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SARS shifts income tax focus to employers

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SARS shifts income tax focus to employers

by Michael Appel
16 May 2008
BuaNews Online
BuaNews Online

The South African Revenue Services (SARS) on Thursday announced that the responsibility of completing and submitting Personal Income Tax (PIT) forms would shift to the employer for the 2008 Tax Season.

SARS announced it would like to transform the current tax submission system where individual taxpayers provide SARS with a tax returns completed by them.

Instead this process will be changed to one where the tax and liability of the salary earning taxpayer is calculated using data supplied directly to SARS by the employer. The invoice for the return is then sent to the tax payer, reflecting the information submitted by the employer to SARS.

As of 1 July 2008 the new Pay-As-You-Earn (PAYE) reconciliation process will also go live with the release of software and the new EMP501 form which replaces the old IRP501 reconciliation form.

"The Personal Income Tax reform introduced in 2007 laid a basis for changes such as a move from a manual paper-based process to an electronic automated process, also SARS eliminated the need for supporting documents and relies rather on third party data," said SARS Chief Operations Officer Edward Kieswetter.

Some of the key successes of 2007 included the processing of over four million tax returns by the new Automated Tax Processor, and e-filing submissions increased from 35 thousands to over one million.

More than one million returns were scanned and the paper processed and stored electronically.

As a result the digitisation of the data capture and filling process, average turnaround times has halved with the average turnaround time improving from 45 to 55 days in 2006, to 20 to 30 days in 2007, said Mr Kieswetter.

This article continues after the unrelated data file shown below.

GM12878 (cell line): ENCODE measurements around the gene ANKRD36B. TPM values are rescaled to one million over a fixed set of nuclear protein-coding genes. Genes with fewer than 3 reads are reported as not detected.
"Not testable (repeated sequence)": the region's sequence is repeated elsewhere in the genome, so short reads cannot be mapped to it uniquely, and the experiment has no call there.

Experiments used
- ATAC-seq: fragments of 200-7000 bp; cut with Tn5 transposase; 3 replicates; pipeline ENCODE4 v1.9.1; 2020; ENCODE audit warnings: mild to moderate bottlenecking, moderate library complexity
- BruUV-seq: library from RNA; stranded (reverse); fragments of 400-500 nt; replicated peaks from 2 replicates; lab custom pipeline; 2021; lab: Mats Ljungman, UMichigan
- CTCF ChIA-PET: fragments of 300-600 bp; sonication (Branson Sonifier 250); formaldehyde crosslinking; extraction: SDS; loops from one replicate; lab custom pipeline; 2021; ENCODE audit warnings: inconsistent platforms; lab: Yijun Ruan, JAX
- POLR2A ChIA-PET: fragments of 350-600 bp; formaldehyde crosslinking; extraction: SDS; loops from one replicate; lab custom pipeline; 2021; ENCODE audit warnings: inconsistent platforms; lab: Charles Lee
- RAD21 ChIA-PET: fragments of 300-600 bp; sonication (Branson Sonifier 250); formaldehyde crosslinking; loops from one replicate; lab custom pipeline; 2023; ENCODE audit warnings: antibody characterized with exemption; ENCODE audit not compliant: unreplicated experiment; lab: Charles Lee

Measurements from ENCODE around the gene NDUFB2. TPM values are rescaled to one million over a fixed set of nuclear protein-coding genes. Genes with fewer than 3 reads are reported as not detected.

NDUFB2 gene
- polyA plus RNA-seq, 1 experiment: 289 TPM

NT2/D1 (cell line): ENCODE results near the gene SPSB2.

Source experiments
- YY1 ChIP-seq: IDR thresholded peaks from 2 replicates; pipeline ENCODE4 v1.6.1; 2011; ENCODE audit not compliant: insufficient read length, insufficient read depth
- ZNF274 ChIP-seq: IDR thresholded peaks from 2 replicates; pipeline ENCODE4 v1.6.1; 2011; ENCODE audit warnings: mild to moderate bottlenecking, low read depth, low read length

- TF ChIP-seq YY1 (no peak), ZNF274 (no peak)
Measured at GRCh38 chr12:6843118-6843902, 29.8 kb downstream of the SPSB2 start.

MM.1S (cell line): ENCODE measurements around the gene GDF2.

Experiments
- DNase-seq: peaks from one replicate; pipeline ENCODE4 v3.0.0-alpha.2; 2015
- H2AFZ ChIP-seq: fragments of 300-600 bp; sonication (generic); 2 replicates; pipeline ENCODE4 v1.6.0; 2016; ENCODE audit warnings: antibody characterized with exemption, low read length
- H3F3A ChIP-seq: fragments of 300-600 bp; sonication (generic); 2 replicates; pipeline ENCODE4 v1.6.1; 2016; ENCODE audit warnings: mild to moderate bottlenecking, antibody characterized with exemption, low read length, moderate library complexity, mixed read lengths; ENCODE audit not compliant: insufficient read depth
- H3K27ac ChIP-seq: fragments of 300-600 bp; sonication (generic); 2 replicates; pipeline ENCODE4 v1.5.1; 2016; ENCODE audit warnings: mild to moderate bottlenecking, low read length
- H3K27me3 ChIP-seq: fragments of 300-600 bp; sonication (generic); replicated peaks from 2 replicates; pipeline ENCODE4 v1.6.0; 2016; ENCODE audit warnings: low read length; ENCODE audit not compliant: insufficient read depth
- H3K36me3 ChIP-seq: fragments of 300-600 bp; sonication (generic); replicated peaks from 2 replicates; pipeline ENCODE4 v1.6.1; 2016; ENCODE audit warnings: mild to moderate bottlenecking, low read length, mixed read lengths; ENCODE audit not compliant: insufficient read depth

He said tax returns assessment improved significantly from 1 percent within 48 hours in 2006, to 32 percent within 48 hours in 2007.

The changes made to the PIT system has freed up and allowed skilled professionals to help tax payers within individual queries.

Challenges, however, still exist for SARS within the five-step automated process which checks for completeness, accuracy, outstanding obligations, risks, and verifies banking details.

"Approximately 600 000 returns were sent back to tax payers due to incorrect or incomplete information.

"About 400 000, were returned because the tax return did not match information from the third party or employer," said SARS General Manager for Strategy, Modernisation and Technology, Barry Hore.

There were a further 150 000 refunds to tax payers that could not be paid because the banking details of the individual were incorrect or could not be verified.

SARS indicated that there ultimate goal is to transform from the current system where individual taxpayers provide SARS with a PIT return completed by them with data obtained from third parties, including employers.

Eventually, SARS aims to implement a completely return-free system.

Mr Kieswetter on Thursday also announced that an estimated 500 000 employees in South Africa will no longer be required to file tax returns as anybody earning under R120 000 annually, was a single employer or had no additional income or deductions was now exempt from filing returns.

Mr Hore highlighted that about 800 000 people on average filed a return with a neutral outcome in which they were not owed any money and no money was owed to them by SARS.

The GM concluded by saying SARS would embark on a number of workshops and road shows between May and June 2008 in order to train employers on the new SARS PIT system. - BuaNews

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